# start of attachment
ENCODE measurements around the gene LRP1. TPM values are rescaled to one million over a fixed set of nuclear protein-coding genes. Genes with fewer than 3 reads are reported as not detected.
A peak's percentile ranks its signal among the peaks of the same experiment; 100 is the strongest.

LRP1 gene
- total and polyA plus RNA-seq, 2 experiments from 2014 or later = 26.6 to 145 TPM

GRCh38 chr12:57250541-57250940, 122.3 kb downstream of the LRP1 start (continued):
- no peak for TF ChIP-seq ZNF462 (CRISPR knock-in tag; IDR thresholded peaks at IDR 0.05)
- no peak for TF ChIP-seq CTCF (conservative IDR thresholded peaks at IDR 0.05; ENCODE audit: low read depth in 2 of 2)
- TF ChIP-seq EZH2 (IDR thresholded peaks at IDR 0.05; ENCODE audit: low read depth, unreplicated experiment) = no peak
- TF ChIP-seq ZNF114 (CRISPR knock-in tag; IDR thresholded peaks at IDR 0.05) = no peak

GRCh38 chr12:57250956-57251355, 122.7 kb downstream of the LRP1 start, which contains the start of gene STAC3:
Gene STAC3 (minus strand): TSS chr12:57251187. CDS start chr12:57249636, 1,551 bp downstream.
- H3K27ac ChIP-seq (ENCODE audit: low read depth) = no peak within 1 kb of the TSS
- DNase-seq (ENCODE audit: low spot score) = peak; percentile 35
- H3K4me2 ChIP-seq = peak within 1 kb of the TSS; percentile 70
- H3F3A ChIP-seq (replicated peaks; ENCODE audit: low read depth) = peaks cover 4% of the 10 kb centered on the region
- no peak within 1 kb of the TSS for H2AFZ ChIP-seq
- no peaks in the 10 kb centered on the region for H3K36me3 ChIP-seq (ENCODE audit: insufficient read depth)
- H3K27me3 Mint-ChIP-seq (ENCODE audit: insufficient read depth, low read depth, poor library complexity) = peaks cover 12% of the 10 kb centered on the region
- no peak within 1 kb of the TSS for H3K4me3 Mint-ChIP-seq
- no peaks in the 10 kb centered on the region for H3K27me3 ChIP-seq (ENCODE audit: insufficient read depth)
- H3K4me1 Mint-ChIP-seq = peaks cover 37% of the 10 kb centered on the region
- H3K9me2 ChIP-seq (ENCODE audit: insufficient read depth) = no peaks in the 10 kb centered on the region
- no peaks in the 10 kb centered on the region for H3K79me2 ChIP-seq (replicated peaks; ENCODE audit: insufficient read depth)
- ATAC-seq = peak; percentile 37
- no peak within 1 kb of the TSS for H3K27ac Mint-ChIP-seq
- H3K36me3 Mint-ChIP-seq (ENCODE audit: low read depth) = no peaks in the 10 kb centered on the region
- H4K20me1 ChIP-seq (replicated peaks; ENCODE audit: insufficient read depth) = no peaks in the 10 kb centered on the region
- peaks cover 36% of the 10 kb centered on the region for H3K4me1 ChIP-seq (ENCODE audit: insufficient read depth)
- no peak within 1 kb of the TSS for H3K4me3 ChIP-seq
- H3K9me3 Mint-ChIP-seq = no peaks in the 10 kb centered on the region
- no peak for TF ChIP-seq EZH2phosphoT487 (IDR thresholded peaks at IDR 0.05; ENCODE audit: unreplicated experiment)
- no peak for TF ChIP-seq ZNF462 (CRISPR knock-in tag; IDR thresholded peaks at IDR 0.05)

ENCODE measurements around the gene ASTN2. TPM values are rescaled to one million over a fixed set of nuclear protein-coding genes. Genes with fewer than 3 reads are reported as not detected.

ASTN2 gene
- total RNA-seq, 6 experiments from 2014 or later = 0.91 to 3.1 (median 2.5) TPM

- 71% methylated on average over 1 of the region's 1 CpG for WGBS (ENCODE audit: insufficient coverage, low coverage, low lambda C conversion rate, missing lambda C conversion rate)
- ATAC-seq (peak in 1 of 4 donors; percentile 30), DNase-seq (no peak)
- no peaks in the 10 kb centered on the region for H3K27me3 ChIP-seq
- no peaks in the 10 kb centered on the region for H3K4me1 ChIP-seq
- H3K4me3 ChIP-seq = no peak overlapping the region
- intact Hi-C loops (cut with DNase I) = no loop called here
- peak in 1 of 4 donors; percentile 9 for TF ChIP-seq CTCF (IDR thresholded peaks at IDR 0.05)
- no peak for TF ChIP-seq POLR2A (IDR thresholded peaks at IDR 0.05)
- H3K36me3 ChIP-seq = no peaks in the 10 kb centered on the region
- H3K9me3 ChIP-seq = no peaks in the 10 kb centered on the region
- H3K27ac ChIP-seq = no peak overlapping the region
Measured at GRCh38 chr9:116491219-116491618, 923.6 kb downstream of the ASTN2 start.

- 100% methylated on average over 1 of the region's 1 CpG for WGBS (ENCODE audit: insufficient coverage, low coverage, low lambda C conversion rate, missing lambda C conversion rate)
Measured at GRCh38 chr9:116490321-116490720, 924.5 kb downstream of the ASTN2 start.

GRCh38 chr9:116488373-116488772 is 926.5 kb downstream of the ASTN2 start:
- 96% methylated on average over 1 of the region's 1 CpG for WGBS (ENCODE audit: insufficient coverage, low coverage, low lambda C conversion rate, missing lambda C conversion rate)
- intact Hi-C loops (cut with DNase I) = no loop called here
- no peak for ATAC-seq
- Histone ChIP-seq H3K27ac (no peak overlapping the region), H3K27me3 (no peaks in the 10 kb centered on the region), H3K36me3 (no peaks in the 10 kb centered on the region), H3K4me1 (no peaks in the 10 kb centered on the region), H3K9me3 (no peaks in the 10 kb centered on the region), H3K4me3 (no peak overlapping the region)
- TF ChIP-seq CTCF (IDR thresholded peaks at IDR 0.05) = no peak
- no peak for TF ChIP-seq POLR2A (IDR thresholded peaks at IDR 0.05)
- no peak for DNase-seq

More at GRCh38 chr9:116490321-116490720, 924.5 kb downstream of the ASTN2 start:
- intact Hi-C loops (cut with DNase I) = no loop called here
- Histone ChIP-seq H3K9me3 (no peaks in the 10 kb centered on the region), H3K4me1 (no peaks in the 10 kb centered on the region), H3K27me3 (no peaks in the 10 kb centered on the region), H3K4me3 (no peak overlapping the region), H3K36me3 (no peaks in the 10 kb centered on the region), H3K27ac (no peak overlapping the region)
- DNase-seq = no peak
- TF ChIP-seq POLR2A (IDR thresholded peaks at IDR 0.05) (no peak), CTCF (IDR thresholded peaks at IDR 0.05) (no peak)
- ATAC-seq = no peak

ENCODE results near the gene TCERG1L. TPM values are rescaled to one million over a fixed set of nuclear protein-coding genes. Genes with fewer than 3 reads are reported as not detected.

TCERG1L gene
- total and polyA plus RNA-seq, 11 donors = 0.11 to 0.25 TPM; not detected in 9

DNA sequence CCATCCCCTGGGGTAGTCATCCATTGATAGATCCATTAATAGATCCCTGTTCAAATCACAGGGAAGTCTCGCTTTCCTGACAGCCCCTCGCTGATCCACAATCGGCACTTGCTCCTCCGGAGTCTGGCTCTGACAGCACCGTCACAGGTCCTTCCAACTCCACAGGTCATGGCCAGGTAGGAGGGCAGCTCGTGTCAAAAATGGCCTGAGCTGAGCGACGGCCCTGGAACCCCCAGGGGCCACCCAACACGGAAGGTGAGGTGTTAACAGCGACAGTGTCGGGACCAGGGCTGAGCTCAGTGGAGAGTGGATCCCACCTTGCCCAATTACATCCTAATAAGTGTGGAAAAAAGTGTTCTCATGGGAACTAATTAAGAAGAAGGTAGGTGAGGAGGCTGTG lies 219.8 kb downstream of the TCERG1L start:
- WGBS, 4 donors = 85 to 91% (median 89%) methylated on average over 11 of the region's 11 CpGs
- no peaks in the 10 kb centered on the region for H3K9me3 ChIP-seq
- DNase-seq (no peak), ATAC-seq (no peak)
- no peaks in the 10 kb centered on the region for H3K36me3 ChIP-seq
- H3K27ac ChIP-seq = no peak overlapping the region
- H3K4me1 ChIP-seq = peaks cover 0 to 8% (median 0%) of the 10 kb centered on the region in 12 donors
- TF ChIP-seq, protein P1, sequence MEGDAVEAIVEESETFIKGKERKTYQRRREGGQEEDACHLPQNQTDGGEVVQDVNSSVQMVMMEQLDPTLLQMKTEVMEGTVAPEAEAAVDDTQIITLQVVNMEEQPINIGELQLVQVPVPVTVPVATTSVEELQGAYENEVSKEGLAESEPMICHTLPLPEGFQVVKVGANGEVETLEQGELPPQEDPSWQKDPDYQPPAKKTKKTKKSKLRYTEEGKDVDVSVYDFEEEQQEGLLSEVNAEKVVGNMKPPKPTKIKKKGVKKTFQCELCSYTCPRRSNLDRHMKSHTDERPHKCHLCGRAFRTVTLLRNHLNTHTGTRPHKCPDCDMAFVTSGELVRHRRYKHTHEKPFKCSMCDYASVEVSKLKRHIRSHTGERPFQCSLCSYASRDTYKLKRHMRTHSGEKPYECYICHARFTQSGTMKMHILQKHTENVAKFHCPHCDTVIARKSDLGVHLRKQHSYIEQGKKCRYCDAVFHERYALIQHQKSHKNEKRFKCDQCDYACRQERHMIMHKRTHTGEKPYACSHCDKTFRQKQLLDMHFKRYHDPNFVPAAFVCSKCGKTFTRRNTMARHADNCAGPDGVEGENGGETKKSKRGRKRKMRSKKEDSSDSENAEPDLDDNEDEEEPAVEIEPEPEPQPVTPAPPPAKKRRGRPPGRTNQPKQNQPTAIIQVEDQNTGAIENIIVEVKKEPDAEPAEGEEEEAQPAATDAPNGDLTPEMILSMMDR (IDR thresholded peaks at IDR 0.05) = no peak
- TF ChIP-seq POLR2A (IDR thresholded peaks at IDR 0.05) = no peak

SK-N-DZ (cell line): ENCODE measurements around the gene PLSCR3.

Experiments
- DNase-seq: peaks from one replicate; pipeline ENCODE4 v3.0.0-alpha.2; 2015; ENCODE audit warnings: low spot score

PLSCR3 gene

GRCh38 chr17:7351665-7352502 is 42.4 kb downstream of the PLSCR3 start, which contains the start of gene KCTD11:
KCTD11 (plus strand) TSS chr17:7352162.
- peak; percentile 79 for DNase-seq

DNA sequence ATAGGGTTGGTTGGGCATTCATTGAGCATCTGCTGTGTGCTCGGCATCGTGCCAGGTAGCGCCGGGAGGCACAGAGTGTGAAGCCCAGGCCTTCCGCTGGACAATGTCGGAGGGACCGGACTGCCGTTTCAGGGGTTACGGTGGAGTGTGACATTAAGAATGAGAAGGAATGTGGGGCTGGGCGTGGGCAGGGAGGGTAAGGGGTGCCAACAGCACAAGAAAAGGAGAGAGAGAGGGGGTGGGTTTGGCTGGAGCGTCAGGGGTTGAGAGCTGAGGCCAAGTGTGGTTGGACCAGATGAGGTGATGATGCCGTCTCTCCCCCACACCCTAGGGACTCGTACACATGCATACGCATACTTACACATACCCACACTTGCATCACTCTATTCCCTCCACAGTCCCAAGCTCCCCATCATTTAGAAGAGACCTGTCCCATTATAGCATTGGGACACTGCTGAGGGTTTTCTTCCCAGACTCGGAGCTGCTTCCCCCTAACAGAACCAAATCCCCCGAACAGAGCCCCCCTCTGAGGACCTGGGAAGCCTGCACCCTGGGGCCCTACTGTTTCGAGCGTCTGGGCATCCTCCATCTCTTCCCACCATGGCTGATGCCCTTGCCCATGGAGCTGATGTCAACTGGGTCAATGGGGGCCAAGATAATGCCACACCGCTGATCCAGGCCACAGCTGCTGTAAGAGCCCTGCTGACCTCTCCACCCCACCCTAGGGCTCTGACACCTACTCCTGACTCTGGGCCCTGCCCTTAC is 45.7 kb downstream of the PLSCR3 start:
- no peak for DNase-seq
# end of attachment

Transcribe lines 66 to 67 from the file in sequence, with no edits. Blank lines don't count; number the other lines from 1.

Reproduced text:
- total and polyA plus RNA-seq, 11 donors = 0.11 to 0.25 TPM; not detected in 9

DNA sequence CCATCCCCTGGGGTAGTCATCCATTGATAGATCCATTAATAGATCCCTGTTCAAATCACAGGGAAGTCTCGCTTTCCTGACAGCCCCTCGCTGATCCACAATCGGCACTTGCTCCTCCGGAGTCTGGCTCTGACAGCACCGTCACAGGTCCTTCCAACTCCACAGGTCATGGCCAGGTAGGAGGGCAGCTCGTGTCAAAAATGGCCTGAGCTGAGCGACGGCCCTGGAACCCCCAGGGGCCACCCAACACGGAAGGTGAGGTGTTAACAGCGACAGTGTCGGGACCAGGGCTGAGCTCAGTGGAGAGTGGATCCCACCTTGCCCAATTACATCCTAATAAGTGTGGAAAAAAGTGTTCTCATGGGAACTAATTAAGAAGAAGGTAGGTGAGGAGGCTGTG lies 219.8 kb downstream of the TCERG1L start: